Learning to live with Covid-19

A general change has been that the number of ‘routine’ hospital emergency room visits has gone down drastically

It is now more than four weeks since I have been here in the land of the free and home of the brave, otherwise known as the United States of America or just the US. Covid-19 is still around but it seems that people are starting to learn to live with it.

Yesterday my grandchildren, aged five and eight, attended school for the first time since the beginning of the pandemic. But their schools near Washington, DC, are not going to be without restrictions, including masks and social distancing. And at the first hint of Covid-19 among the school children, schools will close down.

After my self-decreed two week imprisonment, my children came by to spend an afternoon with me, masks and social distancing being enforced. And so did my cousin who also dropped by. And yes, my wife and I did venture out on a couple of shopping expeditions. Other than that all other contacts with friends and former colleagues have been by phone.

When I said above that people in the US are learning how to live with the virus, I did not mean to imply that most people are now following medical recommendations about how to prevent spread of the virus. It is an election year in the US and the supporters of President Trump are trying to convert medical recommendations into a political issue.

The so-called conservative politicians who support the re-election of President Trump to a second term as president are trying to present forced wearing of masks and social distancing as attacks by liberal medical establishment on personal liberty. Even President Trump opposes wearing of masks for obvious political reasons.

Unfortunately in the US the development of a vaccine against the virus causing Covid-19 has become the subject of political expediency. President Trump wants to announce that an effective vaccine is available just before the election to be held in the first week of November this year.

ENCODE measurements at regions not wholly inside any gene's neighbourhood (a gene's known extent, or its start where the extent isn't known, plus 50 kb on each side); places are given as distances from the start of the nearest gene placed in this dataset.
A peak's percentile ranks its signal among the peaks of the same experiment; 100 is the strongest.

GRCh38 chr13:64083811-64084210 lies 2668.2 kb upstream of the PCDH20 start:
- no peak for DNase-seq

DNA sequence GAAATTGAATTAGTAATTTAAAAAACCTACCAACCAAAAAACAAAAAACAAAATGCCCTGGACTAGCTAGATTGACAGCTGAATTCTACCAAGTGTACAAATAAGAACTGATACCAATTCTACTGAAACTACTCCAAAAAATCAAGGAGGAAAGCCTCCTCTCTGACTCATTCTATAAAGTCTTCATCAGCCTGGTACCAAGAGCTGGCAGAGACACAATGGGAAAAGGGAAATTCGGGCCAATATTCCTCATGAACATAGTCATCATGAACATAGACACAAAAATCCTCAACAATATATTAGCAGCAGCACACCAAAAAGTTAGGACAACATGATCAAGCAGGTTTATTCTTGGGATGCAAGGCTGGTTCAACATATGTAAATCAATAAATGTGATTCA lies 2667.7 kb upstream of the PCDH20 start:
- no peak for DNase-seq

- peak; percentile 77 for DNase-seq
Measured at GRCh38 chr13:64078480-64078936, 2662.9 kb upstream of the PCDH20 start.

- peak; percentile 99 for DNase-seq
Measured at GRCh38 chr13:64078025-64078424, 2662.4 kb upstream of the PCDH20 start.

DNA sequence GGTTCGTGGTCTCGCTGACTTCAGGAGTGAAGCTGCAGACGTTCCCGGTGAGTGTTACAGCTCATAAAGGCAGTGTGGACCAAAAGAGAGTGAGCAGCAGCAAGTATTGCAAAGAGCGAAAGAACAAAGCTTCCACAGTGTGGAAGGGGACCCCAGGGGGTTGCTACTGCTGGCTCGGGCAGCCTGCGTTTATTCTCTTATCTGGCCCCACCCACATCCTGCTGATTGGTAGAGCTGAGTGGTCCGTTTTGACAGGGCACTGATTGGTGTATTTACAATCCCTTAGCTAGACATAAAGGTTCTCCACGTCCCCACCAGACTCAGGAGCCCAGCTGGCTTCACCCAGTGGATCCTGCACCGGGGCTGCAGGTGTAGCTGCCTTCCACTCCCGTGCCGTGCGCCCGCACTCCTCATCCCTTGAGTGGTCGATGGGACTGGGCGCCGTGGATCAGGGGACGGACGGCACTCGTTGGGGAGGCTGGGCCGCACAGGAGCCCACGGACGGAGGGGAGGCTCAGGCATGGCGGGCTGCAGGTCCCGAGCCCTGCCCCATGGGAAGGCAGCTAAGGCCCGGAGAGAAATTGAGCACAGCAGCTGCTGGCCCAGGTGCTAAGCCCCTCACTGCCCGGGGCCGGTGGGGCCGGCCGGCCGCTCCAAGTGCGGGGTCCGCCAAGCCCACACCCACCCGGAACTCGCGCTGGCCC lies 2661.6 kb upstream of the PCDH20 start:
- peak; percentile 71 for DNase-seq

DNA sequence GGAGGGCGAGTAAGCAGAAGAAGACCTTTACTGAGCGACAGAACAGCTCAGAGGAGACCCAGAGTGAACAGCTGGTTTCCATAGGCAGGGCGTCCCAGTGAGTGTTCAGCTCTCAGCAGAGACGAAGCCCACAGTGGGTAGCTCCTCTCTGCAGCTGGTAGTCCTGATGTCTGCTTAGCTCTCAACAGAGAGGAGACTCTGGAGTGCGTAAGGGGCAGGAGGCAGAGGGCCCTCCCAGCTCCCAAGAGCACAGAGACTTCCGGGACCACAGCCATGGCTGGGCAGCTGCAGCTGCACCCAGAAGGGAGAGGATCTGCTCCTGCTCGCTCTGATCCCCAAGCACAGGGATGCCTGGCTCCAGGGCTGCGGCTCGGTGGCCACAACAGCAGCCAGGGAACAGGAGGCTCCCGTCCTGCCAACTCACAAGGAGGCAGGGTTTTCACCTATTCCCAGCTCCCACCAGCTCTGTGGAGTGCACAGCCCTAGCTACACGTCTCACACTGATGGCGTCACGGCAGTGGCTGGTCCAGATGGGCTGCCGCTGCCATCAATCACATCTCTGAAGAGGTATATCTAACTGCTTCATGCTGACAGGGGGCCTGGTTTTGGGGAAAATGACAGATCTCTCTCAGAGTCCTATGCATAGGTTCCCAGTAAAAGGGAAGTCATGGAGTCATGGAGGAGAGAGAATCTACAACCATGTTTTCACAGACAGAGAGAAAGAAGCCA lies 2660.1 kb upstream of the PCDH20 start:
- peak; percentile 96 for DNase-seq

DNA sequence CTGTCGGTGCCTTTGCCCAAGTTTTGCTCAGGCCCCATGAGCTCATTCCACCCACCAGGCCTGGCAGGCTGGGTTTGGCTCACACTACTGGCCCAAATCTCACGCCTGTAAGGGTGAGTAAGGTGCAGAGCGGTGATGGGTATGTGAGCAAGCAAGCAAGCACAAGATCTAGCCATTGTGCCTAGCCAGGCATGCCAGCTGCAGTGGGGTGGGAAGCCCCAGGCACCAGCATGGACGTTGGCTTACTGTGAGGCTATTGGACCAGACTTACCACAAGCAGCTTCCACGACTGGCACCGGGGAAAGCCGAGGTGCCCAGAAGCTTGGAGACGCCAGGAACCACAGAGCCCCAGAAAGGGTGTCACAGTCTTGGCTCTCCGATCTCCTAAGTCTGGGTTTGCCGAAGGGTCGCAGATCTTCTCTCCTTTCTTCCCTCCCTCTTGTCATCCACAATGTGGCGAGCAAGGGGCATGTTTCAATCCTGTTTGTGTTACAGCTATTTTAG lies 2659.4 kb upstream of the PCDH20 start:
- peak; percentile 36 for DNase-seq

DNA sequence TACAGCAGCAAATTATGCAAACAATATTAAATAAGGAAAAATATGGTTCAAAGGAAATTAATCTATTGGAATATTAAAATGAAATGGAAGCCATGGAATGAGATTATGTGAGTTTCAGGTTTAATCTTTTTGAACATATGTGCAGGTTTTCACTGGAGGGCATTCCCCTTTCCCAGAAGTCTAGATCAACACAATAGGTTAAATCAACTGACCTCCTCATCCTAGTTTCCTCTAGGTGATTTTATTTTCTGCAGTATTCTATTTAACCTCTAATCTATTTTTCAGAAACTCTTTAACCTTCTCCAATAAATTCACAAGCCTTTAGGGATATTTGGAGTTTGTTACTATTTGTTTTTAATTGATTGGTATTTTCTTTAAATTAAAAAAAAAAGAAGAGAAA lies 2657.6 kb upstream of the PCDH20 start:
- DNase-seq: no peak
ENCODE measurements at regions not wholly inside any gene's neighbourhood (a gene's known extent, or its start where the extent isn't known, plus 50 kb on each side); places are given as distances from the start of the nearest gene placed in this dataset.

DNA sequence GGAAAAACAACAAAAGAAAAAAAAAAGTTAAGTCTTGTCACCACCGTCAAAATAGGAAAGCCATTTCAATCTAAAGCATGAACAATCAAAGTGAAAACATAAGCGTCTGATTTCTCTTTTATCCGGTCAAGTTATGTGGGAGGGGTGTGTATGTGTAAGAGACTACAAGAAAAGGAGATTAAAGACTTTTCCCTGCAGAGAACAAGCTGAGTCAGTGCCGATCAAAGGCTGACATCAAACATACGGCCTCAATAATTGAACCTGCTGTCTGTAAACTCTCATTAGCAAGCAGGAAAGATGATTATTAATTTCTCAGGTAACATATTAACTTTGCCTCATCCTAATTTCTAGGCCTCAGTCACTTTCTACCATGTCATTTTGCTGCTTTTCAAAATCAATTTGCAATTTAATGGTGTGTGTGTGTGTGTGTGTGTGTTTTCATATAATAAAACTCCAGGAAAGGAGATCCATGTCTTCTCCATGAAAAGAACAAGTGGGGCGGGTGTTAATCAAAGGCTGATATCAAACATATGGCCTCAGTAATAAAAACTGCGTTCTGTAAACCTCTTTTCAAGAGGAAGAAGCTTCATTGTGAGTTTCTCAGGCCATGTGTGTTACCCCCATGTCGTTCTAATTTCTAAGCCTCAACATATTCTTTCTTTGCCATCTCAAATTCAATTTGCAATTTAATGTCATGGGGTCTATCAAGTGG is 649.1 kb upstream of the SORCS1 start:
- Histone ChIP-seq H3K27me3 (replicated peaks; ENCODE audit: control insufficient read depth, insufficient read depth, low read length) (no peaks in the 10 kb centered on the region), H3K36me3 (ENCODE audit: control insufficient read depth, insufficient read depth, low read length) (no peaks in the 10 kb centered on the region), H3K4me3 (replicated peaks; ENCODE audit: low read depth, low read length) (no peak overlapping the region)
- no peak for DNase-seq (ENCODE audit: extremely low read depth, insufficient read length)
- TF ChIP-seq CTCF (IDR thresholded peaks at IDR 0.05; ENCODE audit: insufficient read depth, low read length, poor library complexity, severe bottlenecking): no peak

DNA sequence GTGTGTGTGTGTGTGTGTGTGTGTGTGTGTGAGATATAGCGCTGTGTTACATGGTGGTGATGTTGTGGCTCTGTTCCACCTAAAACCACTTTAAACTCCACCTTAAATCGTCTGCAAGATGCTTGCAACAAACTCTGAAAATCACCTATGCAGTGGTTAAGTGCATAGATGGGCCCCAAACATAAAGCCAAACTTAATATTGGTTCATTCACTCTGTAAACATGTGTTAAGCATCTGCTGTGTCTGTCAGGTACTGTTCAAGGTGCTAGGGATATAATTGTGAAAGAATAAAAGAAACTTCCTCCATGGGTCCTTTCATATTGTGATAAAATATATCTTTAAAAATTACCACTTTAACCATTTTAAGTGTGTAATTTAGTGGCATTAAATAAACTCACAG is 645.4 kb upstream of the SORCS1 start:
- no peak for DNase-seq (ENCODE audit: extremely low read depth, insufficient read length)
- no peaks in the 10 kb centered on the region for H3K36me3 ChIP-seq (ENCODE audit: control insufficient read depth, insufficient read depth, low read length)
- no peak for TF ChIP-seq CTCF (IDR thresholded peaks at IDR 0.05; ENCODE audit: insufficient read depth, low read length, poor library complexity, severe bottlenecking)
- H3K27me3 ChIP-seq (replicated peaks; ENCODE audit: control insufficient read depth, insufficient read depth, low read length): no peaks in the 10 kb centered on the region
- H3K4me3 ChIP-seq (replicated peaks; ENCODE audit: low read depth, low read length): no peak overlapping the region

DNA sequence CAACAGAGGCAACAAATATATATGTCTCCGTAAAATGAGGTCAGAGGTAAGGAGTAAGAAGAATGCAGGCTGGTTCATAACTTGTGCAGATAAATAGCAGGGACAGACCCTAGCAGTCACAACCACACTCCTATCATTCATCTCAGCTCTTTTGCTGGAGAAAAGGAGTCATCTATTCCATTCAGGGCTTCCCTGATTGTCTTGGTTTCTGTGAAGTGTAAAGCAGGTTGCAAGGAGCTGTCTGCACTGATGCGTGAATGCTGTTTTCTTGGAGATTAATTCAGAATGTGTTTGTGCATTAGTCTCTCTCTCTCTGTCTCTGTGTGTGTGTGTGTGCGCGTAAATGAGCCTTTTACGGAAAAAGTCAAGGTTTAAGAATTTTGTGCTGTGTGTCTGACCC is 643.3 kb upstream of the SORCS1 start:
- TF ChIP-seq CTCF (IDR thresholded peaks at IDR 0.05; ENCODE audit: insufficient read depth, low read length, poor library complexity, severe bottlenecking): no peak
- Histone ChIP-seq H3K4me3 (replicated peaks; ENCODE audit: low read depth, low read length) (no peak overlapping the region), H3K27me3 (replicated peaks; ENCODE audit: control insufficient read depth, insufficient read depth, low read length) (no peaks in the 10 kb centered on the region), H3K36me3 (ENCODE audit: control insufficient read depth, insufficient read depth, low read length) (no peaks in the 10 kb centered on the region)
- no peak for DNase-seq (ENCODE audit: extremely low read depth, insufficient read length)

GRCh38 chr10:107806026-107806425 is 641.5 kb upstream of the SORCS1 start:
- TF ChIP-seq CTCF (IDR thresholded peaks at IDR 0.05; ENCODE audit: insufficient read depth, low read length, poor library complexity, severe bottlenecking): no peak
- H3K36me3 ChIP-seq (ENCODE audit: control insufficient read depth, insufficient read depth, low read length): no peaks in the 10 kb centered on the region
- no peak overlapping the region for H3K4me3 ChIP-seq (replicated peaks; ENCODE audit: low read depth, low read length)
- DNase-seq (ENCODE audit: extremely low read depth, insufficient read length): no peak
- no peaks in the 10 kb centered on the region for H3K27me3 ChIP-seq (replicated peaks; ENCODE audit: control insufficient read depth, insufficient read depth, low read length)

Whether development of an effective vaccine will be possible before the election is doubtful but political pressure might force the use of a vaccine that has not been properly tested. However unlikely this might seem, that is a fear that has to be confronted.

Even though the public health measures to control the spread of the virus are becoming a political issue, in general two major parts of life in the US are presently being severely restricted. These are professional and college sports and the restaurant and the bar scene. While educational institutions are still wrestling with full opening at this time.

The positive change in the US is that the intense pressure on the healthcare system during the height of the pandemic has decreased considerably. There is a slow decrease in new cases and doctors have also learned how to treat Covid-19 a lot better than before.

Fortunately, so far most of the effective treatment of Covid-19 is based on available methods and medicines. Here it is important to emphasise that so far there is no cure for this disease but supportive treatment has cut down the chance of dying from it. And the statement that ‘prevention is the best cure’ still applies.

Perhaps one of the most important developments in how medicine is practised in the times of Covid-19 is the rapid dissemination of the scientific information about the latest treatments of this disease. Because all the information is so easily available, doctors in Pakistan are able to use the latest treatments as they become available.

The positive change in the US is that the intense pressure on the healthcare system during the height of the pandemic has decreased considerably. There is a slow decrease in new cases.